Legardy v. Atchley et al

Filing 17

ORDER OF DISMISSAL WITH LEAVE TO AMEND by Judge Robert M. Illman; denying 16 Motion to Appoint Counsel ; dismissing 16 Motion for Extension of Time to File. (rmilc2S, COURT STAFF) (Filed on 11/16/2020)Any non-CM/ECF Participants have been served by First Class Mail to the addresses of record listed on the Notice of Electronic Filing (NEF)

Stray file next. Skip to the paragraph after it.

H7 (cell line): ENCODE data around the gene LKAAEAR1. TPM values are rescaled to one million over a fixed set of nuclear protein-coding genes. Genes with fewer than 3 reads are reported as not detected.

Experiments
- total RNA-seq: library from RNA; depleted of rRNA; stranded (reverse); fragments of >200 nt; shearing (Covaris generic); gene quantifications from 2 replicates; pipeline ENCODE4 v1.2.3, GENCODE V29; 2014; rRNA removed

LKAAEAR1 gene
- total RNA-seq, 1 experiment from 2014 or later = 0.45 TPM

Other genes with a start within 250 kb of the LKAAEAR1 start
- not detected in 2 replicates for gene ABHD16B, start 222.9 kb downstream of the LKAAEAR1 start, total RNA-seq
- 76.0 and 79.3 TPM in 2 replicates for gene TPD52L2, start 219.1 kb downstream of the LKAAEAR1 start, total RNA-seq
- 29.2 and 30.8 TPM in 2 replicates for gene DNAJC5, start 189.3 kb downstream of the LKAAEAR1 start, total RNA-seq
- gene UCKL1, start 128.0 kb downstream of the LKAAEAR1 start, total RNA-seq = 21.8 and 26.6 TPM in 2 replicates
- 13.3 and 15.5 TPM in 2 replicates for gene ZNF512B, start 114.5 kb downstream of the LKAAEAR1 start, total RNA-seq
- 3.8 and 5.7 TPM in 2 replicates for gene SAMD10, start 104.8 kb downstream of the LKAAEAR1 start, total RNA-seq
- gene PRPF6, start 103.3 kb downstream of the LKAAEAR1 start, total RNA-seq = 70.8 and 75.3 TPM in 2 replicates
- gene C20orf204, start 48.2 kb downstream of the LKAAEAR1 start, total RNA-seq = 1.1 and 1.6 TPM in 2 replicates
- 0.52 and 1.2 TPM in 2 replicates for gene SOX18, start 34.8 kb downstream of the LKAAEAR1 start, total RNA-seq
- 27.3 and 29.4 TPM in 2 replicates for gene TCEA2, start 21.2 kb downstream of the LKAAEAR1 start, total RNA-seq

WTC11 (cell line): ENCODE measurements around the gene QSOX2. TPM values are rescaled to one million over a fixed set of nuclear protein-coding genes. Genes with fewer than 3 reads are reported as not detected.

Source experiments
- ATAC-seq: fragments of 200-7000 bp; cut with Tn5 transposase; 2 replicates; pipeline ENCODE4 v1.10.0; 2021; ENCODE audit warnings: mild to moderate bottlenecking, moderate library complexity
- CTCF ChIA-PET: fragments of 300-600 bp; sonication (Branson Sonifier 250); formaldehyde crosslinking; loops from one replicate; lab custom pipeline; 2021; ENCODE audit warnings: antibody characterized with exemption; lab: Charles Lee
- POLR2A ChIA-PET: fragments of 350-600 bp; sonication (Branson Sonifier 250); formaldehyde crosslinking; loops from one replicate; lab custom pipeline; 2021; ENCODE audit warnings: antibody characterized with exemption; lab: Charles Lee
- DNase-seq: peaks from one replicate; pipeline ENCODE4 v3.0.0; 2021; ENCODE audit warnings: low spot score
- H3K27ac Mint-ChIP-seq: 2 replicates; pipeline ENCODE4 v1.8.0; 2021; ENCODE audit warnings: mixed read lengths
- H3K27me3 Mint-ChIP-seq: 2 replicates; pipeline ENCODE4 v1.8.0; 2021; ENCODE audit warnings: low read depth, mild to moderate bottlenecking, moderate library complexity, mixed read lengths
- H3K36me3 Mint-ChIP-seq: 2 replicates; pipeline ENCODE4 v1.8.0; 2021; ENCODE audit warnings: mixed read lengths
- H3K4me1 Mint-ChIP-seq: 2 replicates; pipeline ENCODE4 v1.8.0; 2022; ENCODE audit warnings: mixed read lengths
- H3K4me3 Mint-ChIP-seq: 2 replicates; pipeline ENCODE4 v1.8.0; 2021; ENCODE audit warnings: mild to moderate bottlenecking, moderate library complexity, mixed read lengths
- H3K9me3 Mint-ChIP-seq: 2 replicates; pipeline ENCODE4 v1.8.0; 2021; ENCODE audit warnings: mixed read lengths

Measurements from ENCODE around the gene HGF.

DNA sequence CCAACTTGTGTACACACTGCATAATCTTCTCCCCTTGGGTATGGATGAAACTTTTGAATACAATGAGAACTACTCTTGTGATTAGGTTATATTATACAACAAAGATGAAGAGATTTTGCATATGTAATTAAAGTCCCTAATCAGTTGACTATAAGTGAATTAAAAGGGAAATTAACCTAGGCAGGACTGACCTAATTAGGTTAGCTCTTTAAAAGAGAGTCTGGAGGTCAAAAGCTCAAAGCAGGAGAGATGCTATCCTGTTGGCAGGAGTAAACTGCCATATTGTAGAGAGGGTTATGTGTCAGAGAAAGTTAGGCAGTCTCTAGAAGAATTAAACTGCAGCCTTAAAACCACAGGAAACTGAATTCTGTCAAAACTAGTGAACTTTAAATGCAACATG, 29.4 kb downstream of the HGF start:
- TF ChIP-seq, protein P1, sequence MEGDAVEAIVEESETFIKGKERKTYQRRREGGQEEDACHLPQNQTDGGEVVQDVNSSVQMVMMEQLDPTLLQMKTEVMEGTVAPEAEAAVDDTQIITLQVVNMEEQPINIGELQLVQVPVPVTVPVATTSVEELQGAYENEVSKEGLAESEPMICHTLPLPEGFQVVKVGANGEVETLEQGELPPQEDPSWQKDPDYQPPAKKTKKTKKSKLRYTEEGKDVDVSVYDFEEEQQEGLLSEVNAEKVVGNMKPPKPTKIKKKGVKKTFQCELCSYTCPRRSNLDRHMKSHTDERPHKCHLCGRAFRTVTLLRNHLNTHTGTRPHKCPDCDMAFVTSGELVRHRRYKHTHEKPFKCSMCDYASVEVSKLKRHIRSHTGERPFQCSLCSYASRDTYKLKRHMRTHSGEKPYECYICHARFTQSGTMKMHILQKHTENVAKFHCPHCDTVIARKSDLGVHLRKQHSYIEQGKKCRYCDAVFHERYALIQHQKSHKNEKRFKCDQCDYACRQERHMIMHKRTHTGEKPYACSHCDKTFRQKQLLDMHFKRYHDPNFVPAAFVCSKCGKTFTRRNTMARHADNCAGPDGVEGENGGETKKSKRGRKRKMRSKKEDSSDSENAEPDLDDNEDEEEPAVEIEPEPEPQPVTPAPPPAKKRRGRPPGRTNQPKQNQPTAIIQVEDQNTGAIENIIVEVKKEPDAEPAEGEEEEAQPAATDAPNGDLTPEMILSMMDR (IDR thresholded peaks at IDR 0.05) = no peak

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1 2 3 4 UNITED STATES DISTRICT COURT 5 NORTHERN DISTRICT OF CALIFORNIA 6 7 RONALD LEGARDY, Plaintiff, 8 9 10 ORDER OF DISMISSAL WITH LEAVE TO AMEND v. M.B. ATCHLEY, et al., Re: Dkt. No. 16 Defendants. 11 United States District Court Northern District of California Case No. 20-cv-05716-RMI 12 13 Plaintiff, a state prisoner, filed a pro se civil rights complaint under 42 U.S.C. § 1983. The 14 original complaint was dismissed with leave to amend and Plaintiff has filed an amended 15 complaint. DISCUSSION 16 17 Standard of Review 18 Federal courts must engage in a preliminary screening of cases in which prisoners seek 19 redress from a governmental entity or officer or employee of a governmental entity. 28 U.S.C. § 20 1915A(a). In its review the court must identify any cognizable claims, and dismiss any claims 21 which are frivolous, malicious, fail to state a claim upon which relief may be granted, or seek 22 monetary relief from a defendant who is immune from such relief. Id. at 1915A(b)(1)-(2). Pro se 23 pleadings must be liberally construed. Balistreri v. Pacifica Police Dep’t, 901 F.2d 696, 699 (9th 24 Cir. 1990). 25 Federal Rule of Civil Procedure 8(a)(2) requires only “a short and plain statement of the 26 claim showing that the pleader is entitled to relief.” Fed. R. Civ. P. 8(a)(2). “Specific facts are not 27 necessary; the statement need only ‘give the defendant fair notice of what the . . . claim is and the 28 grounds upon which it rests.’” Erickson v. Pardus, 551 U.S. 89, 93 (2007) (citations omitted). 1 Although a complaint “does not need detailed factual allegations . . . a plaintiff's obligation to 2 provide the ‘grounds’ of his ‘entitle[ment] to relief’ requires more than labels and conclusions, and 3 a formulaic recitation of the elements of a cause of action will not do . . . Factual allegations must 4 be enough to raise a right to relief above the speculative level.” Bell Atlantic Corp. v. Twombly, 5 550 U.S. 544, 555 (2007) (citations omitted). A complaint must proffer “enough facts to state a 6 claim to relief that is plausible on its face.” Id. at 570. The United States Supreme Court has 7 recently explained the “plausible on its face” standard of Twombly: “While legal conclusions can 8 provide the framework of a complaint, they must be supported by factual allegations. When there 9 are well-pleaded factual allegations, a court should assume their veracity and then determine whether they plausibly give rise to an entitlement to relief.” Ashcroft v. Iqbal, 556 U.S. 662, 679 11 United States District Court Northern District of California 10 (2009). 12 To state a claim under 42 U.S.C. § 1983, a plaintiff must allege two essential elements: (1) 13 that a right secured by the Constitution or laws of the United States was violated, and (2) that the 14 alleged deprivation was committed by a person acting under the color of state law. West v. Atkins, 15 487 U.S. 42, 48 (1988). 16 Legal Claims 17 Plaintiff alleges that defendants failed to protect him from sexual assaults by his cellmate. 18 The Eighth Amendment requires that prison officials take reasonable measures to guarantee the 19 safety of prisoners. Farmer v. Brennan, 511 U.S. 825, 832 (1994). In particular, prison officials 20 have a duty to protect prisoners from violence at the hands of other prisoners. Id. at 833; Cortez v. 21 Skol, 776 F. 3d 1046, 1050 (9th Cir. 2015); Hearns v. Terhune, 413 F.3d 1036, 1040 (9th Cir. 22 2005). The failure of prison officials to protect inmates from attacks by other inmates or from 23 dangerous conditions at the prison violates the Eighth Amendment when two requirements are 24 met: (1) the deprivation alleged is, objectively, sufficiently serious; and (2) the prison official is, 25 subjectively, deliberately indifferent to inmate health or safety. Farmer, 511 U.S. at 834. A prison 26 official is deliberately indifferent if he knows of and disregards an excessive risk to inmate health 27 or safety by failing to take reasonable steps to abate it. Id. at 837. 28 2 Allegations in a pro se complaint sufficient to raise an inference that the named prison 1 2 officials knew that Plaintiff faced a substantial risk of serious harm, and disregarded that risk by 3 failing to take reasonable measures to abate it, state a failure-to-protect claim. See Hearns, 413 4 F.3d at 1041-42 (citing Farmer, 511 U.S. at 847). Plaintiff states that he reported to defendants Gonzalez, Redon and Fernandez that his 5 6 cellmate was attempting to sexually assault him. Plaintiff contends that defendants failed to act, 7 and his cellmate sexually assaulted him. Liberally construed this presents an Eighth Amendment 8 claim against these defendants. Plaintiff also seeks to bring an action pursuant to the Prison Rape Elimination Act of 2003, 9 42 U.S.C. § 15601 (“PREA”). However, the PREA does not create a private right of action, even 11 United States District Court Northern District of California 10 for allegations of prison rape. See Krieg v. Steele, 599 Fed. Appx. 231 (5th Cir. 2015) (collecting 12 cases); Porter v. Jennings, 2012 WL 1434986, at *1 (E.D. Cal. 2012) (noting same). The amended 13 complaint is dismissed with leave to amend. In a second amended complaint, Plaintiff should only 14 bring claims pursuant to the Eighth Amendment and remove his PREA claims. Plaintiff has also filed a motion to appoint counsel. There is no constitutional right to 15 16 counsel in a civil case, Lassiter v. Dep't of Social Services, 452 U.S. 18, 25 (1981), and although 17 district courts may “request” that counsel represent a litigant who is proceeding in forma pauperis, 18 as Plaintiff is here, see 28 U.S.C. § 1915(e)(1), that does not give the courts the power to make 19 “coercive appointments of counsel.” Mallard v. United States Dist. Court, 490 U.S. 296, 310 20 (1989). 21 The Ninth Circuit has held that a district court may ask counsel to represent an indigent 22 litigant only in “exceptional circumstances,” the determination of which requires an evaluation of 23 both (1) the likelihood of success on the merits and (2) the ability of the plaintiff to articulate his 24 claims pro se in light of the complexity of the legal issues involved. Terrell v. Brewer, 935 F.2d 25 1015, 1017 (9th Cir. 1991). Plaintiff has presented his claims adequately, and the issues are not 26 complex. 27 28 3 CONCLUSION 1 2 1. The motion to appoint counsel (Docket No. 16) is DENIED. The amended complaint is 3 DISMISSED with leave to amend in accordance with the standards set forth above. The second 4 amended complaint must be filed within twenty-eight (28) days of the date this order is filed and 5 must include the caption and civil case number used in this order and the words SECOND 6 AMENDED COMPLAINT on the first page. Because an amended complaint completely replaces 7 the original complaint, Plaintiff must include in it all the claims that he wishes to present. See 8 Ferdik v. Bonzelet, 963 F.2d 1258, 1262 (9th Cir. 1992). He may not incorporate material from the 9 original complaint by reference. Failure to amend within the designated time may result in the 10 dismissal of this case. United States District Court Northern District of California 11 2. It is the Plaintiff’s responsibility to prosecute this case. Plaintiff must keep the 12 court informed of any change of address by filing a separate paper with the clerk headed “Notice 13 of Change of Address,” and must comply with the court’s orders in a timely fashion. Failure to do 14 so may result in the dismissal of this action for failure to prosecute pursuant to Federal Rule of 15 Civil Procedure 41(b). 16 17 IT IS SO ORDERED. Dated: November 16, 2020 18 19 ROBERT M. ILLMAN United States Magistrate Judge 20 21 22 23 24 25 26 27 28 4